You are my hiding place and my shield; I hope in your word. (Psalm 119:114)
O Israel, hope in the Lord! For with the Lord there is steadfast love, and with him is plentiful redemption. (Psalm 130:7)
The Lord takes pleasure in those who fear him, in those who hope in his steadfast love. (Psalm 147:11)
I know the plans I have for you, declares the Lord, plans for welfare and not for evil, to give you a future and a hope. (Jeremiah 29:11)
“The Lord is my portion,” says my soul, “therefore I will hope in him.” (Lamentations 3:24)
Hope does not put us to shame, because God’s love has been poured into our hearts through the Holy Spirit who has been given to us. (Romans 5:5)
May the God of hope fill you with all joy and peace in believing, so that by the power of the Holy Spirit you may abound in hope. (Romans 15:13)
. . . having the eyes of your hearts enlightened, that you may know what is the hope to which he has called you, what are the riches of his glorious inheritance in the saints. (Ephesians 1:18)
To them God chose to make known how great among the Gentiles are the riches of the glory of this mystery, which is Christ in you, the hope of glory. (Colossians 1:27)
. . . in hope of eternal life, which God, who never lies, promised before the ages began. (Titus 1:2)
Notice what each of these verses does. Each confronts us with the radical, life-reshaping truth that ultimately true, lasting, and secure hope is a person — the Lord Almighty. Hope — the kind that transforms your life, gives rest to your heart, and ignites new ways of living — is attached to him. Scripture repeatedly invites us, commands us, and implores us to hope in the Lord, and it gives us reason after reason to do so.
Finally, Scripture speaks to our expectations. It promises us that, when we hope in the Lord, we will not be disappointed. No, God won’t submit to our time expectations, and he won’t always deliver what we hope for in the way we expect, but he will always care for those who trust in him. He will give us everything he has promised us, and he will generously provide what is best for us. So, we wait with patient expectation, knowing that our hope is firm when we hope in the Lord.
Many of us struggle with questions of God’s goodness, faithfulness, and love, not because he has been unfaithful to any promise in any way, but because we simply are not on his agenda page. Our agenda, our definition of what a good God should give us, is a life that is comfortable, pleasurable, and predictable — one in which there’s lots of human affirmation and an absence of suffering.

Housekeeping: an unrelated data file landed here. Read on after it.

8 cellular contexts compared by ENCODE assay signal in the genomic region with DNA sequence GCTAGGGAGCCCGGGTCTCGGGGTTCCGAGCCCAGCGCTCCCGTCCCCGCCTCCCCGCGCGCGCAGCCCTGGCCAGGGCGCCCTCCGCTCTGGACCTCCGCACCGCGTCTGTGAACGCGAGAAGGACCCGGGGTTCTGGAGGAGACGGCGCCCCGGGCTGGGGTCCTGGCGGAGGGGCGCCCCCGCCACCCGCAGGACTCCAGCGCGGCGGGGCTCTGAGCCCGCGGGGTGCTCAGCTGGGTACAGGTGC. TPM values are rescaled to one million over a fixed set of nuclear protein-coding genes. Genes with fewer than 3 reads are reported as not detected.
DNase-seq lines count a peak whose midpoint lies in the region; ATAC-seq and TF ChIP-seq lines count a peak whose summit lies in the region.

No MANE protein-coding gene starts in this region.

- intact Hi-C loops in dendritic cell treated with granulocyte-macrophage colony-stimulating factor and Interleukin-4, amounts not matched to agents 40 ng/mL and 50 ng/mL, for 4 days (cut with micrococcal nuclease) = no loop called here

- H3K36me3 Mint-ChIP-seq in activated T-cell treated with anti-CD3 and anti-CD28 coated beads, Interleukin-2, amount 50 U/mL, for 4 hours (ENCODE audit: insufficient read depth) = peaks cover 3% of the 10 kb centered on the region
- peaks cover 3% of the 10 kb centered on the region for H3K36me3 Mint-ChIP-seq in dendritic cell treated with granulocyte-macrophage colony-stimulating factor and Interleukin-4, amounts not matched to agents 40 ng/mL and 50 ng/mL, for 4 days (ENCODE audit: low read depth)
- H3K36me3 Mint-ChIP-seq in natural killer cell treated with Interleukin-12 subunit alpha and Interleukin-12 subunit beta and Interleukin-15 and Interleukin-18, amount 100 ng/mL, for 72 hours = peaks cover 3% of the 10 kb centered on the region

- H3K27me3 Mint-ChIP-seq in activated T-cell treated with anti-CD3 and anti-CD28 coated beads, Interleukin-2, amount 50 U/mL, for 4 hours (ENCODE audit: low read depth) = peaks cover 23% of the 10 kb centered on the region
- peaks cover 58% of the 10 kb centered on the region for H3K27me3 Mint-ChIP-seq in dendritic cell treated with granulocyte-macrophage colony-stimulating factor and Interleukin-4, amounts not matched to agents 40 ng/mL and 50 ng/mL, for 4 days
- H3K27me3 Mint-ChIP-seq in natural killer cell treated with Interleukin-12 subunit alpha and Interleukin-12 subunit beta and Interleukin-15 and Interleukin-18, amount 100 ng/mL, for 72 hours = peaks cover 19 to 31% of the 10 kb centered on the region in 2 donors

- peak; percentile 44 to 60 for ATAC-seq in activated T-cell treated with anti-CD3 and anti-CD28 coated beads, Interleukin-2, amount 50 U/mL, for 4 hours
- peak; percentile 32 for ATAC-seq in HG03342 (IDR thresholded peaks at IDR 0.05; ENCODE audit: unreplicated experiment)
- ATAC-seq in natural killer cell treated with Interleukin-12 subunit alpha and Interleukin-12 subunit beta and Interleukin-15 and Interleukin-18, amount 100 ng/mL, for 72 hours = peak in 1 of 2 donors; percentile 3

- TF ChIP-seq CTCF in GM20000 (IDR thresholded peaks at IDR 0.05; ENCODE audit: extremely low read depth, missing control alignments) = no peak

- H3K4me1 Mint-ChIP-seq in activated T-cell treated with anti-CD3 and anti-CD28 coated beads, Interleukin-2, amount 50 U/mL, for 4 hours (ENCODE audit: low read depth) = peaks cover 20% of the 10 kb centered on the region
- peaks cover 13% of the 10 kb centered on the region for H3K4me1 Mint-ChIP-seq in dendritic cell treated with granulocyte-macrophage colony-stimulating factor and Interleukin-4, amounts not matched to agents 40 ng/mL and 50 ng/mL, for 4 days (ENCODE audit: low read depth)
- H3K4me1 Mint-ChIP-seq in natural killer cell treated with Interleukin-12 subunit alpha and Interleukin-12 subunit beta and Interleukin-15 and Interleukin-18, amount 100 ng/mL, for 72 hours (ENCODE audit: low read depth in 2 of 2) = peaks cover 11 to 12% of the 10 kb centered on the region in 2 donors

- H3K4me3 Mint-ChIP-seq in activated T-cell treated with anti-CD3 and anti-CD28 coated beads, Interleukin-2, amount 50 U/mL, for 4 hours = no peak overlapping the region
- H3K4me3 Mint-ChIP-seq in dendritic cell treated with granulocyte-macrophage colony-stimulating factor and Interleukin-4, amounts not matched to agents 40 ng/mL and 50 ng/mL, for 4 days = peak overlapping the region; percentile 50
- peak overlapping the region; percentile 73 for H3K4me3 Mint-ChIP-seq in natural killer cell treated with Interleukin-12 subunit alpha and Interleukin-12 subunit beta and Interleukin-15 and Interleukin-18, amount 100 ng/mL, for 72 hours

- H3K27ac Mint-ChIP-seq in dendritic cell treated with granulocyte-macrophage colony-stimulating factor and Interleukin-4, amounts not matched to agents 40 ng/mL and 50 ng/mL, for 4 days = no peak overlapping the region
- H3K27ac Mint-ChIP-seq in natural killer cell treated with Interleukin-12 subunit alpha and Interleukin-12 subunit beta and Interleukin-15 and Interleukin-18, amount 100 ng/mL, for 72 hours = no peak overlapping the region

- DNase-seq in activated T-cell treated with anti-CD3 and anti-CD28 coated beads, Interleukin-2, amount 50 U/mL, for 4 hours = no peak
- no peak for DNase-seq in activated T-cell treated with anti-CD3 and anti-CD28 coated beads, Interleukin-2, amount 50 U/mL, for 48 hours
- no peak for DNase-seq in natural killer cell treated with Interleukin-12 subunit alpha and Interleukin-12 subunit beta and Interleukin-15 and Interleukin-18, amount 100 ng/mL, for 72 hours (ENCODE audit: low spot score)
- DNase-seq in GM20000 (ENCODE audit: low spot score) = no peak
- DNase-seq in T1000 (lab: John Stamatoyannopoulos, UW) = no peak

But consider God’s agenda: “Count it all joy, my brothers, when you meet trials of various kinds, for you know that the testing of your faith produces steadfastness. And let steadfastness have its full effect, that you may be perfect and complete, lacking in nothing” (James 1:2–4; see also 1 Peter 1:6–7; Romans 5:1–5; Philippians 3:7–9).
“The radical, life-reshaping truth is that ultimately true, lasting, and secure hope is a person — the Lord Almighty.”
The message is consistent — God is not working to deliver to you your personal definition of happiness. If you’re on that agenda page, you are going to be disappointed with God, and you are going to wonder if he loves you. God is after something better: your holiness — that is, the final completion of his redemptive work in you, which includes deep and abiding happiness in him. The difficulties you face are not in the way of God’s plan, they do not show the failure of God’s plan, and they are not signs he has turned his back on you. No, those tough moments are a sure sign of the zeal of his redemptive love.
Where Is Your Hope?
It’s wonderful to have hope that doesn’t rise or fall with changing circumstances. It’s a sweet thing to have hope that doesn’t die when trouble comes. It’s good to be free from placing our hope in objects that have no power whatsoever to deliver what we long for. And it’s wise to spend time examining what we hope for, reorienting our hope, and meditating on the one who alone is a worthy object of our hope.
May your Savior renew your hope and, in renewing your hope, renew your courage, perseverance, and joy.